What is a Business Intelligence Analyst and What Do They Do?

business meeting

Before we discuss what a business intelligence analyst is, let’s talk about what business intelligence (BI) is. In short, BI is the use of software and services that help to turn data (often “big data”) into valuable insights. Those insights can then be used to form smarter decisions, plans and strategies. For example, companies can use BI to identify problems, increase efficiency, spot market trends early on and develop revenue-boosting strategies.

So, as you may have guessed, it’s the responsibility of business intelligence analysts to analyze the insights being generated and use them to help an organization’s key players make better decisions, plans and strategies.

Entry-level business intelligence analysts, which may hold job titles such as “business intelligence analyst I,” “junior business intelligence analyst” or “assistant business intelligence analyst,” usually have basic skills in Microsoft Excel, SQL, databases, data warehouses and data visualization.

However, skills required for the business intelligence analyst vary considerably by organization and level, and some roles will require additional skills such as Python programming or experience with specific analytical tools.

The title of “business intelligence analyst” without a qualification such as “junior” or “assistant” usually refers to a higher level professional who has at least a few years of experience under their belt.

One way business intelligence analysts help organizations is by assessing the “Four V’s” of big data:

  • Volume: How much data is being processed, stored and analyzed.
  • Variety: The different types of data that exist.
  • Velocity: The speed of data processing.
  • Veracity: The uncertainty of data.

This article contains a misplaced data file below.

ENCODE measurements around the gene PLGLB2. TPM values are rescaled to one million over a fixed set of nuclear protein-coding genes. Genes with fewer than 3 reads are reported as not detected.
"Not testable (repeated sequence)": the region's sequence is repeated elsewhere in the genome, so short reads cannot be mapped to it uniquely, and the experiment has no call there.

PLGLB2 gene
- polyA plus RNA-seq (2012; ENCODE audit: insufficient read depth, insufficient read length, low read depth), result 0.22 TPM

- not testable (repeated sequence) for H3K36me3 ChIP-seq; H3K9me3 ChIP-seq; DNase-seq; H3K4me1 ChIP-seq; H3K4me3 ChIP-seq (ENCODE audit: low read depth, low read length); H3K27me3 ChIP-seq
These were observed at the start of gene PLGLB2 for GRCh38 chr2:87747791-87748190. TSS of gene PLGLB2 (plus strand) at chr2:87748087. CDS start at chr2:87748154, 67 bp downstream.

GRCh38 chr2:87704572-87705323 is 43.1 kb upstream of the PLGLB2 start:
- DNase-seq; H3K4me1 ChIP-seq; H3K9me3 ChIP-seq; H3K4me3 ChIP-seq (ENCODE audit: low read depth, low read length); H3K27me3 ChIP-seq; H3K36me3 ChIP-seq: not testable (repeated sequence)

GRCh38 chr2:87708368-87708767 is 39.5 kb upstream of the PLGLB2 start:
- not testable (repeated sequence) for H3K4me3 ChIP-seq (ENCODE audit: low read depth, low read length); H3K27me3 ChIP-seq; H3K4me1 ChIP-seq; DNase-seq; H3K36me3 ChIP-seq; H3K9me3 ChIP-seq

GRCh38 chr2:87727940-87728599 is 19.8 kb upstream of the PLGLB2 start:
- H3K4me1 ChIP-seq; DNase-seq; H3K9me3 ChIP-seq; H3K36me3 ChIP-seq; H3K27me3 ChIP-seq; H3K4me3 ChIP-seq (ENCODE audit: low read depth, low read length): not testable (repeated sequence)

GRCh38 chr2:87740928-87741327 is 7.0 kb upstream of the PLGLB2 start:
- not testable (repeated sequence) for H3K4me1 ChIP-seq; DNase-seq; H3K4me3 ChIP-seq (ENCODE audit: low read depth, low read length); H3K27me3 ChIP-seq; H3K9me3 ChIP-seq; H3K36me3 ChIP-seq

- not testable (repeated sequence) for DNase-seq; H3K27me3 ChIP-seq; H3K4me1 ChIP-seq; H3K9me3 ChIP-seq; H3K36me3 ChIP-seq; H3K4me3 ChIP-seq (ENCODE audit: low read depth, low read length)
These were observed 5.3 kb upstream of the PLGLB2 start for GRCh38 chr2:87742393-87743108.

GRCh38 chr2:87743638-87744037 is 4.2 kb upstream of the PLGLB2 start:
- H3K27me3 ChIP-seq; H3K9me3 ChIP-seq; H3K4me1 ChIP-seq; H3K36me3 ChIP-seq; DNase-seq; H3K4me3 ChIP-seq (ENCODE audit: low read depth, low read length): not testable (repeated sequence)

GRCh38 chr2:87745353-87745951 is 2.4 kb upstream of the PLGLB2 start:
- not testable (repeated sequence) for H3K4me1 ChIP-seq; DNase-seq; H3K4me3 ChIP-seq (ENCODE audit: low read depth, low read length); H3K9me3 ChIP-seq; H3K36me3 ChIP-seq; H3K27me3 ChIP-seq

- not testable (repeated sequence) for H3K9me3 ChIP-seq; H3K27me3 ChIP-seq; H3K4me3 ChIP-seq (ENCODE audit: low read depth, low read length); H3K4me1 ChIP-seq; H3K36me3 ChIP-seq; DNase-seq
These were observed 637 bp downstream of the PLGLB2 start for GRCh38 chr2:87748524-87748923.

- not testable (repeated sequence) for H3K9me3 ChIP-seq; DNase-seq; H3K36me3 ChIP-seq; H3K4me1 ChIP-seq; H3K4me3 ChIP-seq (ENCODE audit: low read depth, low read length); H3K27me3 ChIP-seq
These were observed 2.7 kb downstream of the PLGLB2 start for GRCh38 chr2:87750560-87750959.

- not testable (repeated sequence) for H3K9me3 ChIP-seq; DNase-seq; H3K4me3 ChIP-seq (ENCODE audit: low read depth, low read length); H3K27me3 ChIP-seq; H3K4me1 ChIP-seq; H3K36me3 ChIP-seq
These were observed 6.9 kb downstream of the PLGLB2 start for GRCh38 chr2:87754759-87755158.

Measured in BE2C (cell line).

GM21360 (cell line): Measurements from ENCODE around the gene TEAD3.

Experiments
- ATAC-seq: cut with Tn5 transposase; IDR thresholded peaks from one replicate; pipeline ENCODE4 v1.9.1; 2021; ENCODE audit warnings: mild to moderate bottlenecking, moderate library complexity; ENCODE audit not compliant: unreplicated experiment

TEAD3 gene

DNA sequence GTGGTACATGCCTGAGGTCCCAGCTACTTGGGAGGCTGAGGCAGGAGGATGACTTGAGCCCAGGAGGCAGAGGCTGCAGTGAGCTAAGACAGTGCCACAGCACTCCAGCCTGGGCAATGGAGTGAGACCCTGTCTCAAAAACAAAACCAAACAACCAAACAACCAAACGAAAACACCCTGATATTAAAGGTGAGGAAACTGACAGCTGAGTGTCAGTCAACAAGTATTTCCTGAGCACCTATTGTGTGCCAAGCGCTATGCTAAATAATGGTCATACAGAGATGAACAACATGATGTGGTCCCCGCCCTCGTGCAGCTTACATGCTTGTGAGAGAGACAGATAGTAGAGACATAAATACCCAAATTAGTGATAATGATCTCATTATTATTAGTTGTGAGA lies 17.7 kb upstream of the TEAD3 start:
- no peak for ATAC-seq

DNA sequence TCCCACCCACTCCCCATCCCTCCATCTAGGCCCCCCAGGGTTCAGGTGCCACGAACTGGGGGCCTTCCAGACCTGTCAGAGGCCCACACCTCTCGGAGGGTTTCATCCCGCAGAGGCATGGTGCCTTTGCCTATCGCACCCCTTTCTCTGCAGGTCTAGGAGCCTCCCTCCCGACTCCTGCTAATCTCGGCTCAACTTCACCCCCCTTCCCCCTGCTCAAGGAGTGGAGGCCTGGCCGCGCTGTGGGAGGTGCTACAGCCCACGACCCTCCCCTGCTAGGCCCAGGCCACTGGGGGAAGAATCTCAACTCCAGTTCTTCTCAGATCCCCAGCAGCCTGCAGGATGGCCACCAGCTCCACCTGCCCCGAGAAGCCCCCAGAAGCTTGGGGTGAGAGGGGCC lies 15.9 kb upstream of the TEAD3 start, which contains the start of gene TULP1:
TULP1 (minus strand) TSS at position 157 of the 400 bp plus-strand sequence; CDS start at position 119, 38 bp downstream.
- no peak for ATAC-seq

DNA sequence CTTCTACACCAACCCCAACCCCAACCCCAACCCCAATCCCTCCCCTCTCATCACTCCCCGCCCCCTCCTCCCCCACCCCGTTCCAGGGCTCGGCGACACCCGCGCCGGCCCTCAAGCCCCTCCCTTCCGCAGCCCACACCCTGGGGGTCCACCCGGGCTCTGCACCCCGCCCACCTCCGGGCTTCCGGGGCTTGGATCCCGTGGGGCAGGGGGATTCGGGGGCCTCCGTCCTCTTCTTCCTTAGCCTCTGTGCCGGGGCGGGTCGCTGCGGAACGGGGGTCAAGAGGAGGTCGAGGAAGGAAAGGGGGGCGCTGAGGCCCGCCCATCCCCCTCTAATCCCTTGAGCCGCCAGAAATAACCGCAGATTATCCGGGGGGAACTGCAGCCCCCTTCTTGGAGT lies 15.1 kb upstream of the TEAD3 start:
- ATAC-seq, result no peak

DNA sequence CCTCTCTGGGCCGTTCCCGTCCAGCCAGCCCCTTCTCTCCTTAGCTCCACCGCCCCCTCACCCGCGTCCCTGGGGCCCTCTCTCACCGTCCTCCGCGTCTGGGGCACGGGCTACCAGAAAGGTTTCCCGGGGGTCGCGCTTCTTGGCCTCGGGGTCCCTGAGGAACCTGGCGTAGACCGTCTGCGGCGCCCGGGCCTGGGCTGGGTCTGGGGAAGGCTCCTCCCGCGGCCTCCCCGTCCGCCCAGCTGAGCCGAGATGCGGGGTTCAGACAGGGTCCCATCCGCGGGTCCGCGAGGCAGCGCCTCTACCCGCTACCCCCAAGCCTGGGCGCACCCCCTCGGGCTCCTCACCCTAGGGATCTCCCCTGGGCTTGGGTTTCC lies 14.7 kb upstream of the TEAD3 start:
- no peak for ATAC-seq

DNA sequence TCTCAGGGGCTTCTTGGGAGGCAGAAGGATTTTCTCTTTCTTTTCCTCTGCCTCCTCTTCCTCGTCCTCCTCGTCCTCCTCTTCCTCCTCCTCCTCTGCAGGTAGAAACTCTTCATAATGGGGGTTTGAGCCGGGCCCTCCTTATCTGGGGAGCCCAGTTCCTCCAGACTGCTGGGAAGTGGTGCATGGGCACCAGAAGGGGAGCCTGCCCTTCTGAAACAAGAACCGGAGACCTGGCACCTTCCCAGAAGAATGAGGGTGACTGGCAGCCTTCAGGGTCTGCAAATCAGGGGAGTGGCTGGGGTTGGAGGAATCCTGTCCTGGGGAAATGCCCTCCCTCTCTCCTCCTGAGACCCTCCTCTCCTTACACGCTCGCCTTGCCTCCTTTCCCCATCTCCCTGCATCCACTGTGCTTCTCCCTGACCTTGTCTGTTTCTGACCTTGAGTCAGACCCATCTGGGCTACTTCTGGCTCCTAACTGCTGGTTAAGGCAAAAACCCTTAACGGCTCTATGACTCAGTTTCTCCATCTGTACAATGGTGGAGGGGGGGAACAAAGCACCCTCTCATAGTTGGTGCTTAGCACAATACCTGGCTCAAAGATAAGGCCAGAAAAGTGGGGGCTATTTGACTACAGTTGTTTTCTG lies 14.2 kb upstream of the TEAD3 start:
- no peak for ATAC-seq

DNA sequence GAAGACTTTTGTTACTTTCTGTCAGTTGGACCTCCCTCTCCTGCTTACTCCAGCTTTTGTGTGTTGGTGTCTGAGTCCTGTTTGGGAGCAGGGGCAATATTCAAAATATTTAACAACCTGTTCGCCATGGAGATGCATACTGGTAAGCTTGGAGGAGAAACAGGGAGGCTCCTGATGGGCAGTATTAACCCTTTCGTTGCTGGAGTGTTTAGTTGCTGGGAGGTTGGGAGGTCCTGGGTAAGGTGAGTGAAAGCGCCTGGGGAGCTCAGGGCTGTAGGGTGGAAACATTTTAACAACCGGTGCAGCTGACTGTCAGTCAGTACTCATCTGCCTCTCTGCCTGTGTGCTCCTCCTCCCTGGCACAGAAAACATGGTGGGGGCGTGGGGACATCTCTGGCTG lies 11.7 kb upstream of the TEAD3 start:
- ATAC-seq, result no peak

Assessing those four key big data elements can give business intelligence analysts a comprehensive view of their organization’s data that can then enable them to identify areas that need improvement, estimate the scope of their work and organize an effective data analysis plan.

As mentioned above, the data being analyzed often falls into the category of “big data.” In simple terms, big data refers to exceptionally large data sets. Big data is important because the more you know about something, the better you can understand it, and the smarter the decisions can be. This doesn’t just apply to business, either—it’s also true for healthcare, crime prevention and more.

Knowing that, it’s not hard to see why business intelligence analysts, whose roles  involve big data analysis, are in high demand.

Where Do Business Intelligence Analysts Fit into an Organization?

business discussion

Often, business intelligence analysts are part of an organization’s data science and BI department. Depending on the size of an organization, business intelligence analysts can work with a large team of data scientists and other business intelligence analysts, or they can operate in a small team or even independently.

Business intelligence analysts usually report to senior level executives, such as the:

  • Director of business intelligence
  • Associate director of business intelligence
  • Vice president of business intelligence

Entry-level business intelligence analysts, however, will typically report to a mid-level manager or higher-level analyst, such as the:

  • Business intelligence manager
  • BI project manager
  • Senior business intelligence analyst